Death of timber money births a rural study

Death of timber money births a rural study

CORVALLIS — Driven by the collapse of the federal timber payments to rural counties, a joint project between Oregon State University, the Association of Oregon Counties and the Ford Family Foundation will study the effect of the loss of that annual $280 million, and use the information to help chart the next chapter for rural Oregon.

Bruce Weber, director of OSU’s Rural Studies Program and leader of the project, says the study will be funded by a grant from the Ford Family Foundation, enlist the OSU extension faculty and use some of the community members trained in Ford’s leadership program. “We will be on the ground, trying to figure out how the loss of the money is playing out,” Weber says. Data gathering will begin in July and the study should be completed in 2008.

“The collaboration is broader than the loss of timber payments,” says Weber. “It’s about the future of rural Oregon.”

The final timber payment was made last September, and in some counties the money comprised more than 60% of their budgets. The payments funded schools, roads, libraries and other services. A plan to extend the pay-ments for one year was approved by the U.S. House in May, but its fate was still uncertain. And ultimately the money is considered gone for good.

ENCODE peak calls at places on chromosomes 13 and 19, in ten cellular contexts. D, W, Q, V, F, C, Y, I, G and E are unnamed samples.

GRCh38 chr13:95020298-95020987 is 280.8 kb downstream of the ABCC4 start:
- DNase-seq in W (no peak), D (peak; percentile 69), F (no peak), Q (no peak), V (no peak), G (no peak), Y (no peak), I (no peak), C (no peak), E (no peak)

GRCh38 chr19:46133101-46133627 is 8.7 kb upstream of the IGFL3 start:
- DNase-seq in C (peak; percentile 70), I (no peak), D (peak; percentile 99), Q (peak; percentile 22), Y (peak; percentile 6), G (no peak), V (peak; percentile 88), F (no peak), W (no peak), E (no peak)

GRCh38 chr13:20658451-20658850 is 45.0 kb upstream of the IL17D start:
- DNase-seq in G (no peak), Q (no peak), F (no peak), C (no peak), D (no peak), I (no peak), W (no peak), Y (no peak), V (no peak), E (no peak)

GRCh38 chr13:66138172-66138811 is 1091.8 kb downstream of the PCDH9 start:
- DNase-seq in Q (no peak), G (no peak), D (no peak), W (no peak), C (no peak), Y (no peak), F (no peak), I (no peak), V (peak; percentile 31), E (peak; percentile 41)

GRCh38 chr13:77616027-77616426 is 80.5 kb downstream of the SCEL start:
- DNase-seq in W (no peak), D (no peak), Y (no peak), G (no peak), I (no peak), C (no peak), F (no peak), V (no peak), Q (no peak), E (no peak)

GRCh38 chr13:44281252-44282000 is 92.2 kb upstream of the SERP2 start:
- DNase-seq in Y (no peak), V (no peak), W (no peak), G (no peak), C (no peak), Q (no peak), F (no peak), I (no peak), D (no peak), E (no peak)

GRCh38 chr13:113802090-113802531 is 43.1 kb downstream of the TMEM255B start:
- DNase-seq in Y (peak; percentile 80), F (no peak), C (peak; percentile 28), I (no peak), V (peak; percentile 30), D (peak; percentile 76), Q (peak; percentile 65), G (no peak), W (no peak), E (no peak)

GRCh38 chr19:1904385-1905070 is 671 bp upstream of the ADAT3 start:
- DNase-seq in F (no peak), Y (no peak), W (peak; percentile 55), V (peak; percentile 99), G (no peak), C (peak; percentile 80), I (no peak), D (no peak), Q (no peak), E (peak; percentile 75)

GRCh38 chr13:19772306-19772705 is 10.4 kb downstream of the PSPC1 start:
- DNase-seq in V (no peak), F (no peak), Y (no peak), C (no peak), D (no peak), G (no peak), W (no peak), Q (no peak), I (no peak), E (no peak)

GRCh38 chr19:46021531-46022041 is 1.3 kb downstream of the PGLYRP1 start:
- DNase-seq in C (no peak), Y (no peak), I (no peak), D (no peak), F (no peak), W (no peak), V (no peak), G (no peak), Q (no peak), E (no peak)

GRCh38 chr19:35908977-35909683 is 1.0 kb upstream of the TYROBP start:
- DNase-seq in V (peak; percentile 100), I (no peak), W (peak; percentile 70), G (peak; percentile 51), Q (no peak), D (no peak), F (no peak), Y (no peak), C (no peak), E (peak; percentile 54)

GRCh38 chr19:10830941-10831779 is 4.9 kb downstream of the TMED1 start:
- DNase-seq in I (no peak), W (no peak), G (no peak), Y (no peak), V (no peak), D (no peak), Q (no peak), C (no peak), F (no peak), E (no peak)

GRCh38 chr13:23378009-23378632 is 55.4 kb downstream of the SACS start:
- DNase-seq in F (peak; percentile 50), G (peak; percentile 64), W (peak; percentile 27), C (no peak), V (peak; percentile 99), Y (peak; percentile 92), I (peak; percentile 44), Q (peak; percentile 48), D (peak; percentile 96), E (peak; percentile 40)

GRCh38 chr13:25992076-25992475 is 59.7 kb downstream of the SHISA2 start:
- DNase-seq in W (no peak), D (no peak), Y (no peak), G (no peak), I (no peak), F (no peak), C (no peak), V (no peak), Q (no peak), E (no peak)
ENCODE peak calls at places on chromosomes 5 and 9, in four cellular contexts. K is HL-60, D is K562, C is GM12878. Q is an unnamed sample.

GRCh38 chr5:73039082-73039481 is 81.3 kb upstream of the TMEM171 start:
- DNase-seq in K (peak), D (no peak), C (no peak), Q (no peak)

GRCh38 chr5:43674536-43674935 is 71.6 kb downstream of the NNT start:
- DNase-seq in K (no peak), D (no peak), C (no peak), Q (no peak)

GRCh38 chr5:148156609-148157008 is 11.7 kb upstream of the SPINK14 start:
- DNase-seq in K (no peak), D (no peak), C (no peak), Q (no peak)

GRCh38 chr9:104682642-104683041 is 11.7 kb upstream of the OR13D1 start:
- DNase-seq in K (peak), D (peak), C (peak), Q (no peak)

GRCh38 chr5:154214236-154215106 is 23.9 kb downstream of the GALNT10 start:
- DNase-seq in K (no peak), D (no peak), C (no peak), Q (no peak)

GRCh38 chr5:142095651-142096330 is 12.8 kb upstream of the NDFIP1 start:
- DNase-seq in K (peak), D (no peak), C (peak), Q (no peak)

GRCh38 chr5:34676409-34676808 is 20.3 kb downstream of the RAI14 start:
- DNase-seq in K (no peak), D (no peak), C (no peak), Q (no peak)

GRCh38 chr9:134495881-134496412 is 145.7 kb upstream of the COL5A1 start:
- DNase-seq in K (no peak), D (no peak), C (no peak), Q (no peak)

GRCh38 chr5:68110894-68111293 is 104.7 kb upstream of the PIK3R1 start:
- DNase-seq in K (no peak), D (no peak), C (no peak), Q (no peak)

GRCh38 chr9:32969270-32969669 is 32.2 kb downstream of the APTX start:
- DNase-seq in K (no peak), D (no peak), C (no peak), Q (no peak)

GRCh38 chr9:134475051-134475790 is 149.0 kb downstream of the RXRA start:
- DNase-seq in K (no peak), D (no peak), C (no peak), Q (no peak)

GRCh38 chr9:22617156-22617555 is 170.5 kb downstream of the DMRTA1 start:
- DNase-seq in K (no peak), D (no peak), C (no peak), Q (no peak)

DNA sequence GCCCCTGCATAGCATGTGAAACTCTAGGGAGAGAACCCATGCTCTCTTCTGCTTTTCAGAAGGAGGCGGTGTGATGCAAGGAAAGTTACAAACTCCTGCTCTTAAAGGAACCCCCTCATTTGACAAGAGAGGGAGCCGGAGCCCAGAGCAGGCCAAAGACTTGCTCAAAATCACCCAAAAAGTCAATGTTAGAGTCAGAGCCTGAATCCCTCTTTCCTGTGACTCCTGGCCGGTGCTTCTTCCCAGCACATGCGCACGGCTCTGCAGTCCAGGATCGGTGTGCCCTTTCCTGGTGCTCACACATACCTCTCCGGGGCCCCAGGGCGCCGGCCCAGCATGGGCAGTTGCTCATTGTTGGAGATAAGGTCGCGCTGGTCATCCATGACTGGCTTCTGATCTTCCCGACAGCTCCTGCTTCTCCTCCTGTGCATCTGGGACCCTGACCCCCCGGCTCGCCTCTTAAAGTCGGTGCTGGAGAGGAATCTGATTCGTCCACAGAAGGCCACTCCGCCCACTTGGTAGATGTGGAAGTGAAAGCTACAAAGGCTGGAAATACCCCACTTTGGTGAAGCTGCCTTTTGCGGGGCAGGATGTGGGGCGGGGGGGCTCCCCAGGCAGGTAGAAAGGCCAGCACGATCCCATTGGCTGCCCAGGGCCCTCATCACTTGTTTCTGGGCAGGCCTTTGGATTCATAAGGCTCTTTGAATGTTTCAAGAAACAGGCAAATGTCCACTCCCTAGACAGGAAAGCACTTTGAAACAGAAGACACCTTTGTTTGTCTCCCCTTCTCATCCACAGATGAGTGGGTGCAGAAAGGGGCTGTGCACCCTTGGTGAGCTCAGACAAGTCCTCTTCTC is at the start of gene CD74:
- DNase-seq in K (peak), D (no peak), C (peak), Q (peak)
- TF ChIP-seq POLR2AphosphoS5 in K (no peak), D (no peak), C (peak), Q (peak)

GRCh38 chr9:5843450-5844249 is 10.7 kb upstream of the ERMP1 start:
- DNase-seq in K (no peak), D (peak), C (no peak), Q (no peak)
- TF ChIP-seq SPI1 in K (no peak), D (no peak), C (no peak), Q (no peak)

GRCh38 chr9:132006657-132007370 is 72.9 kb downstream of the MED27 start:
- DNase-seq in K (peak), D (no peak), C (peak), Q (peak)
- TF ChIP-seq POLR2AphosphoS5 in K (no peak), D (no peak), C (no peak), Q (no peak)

The study effort was spurred by Laura Pryor, a former Gilliam County judge and member of the Eastern Oregon Rural Alliance who has long advocated for rural Oregon.

“We need good on-the-ground information because this crisis is huge,” says Pryor. “There is no bailout from the state. It will take time for people to come to grips with it. This is our first attempt to get our arms around realities.”

Pryor and Mike McArthur, AOC’s executive director, both decry what they see as a lack of concern for rural Oregon in the state Legislature, citing most egregiously the expected death this year of the Office of Rural Policy, which is not in the co-chairs’ budget.

The groups hope the study will combat a lack of understanding about rural Oregon.

— Robin Doussard



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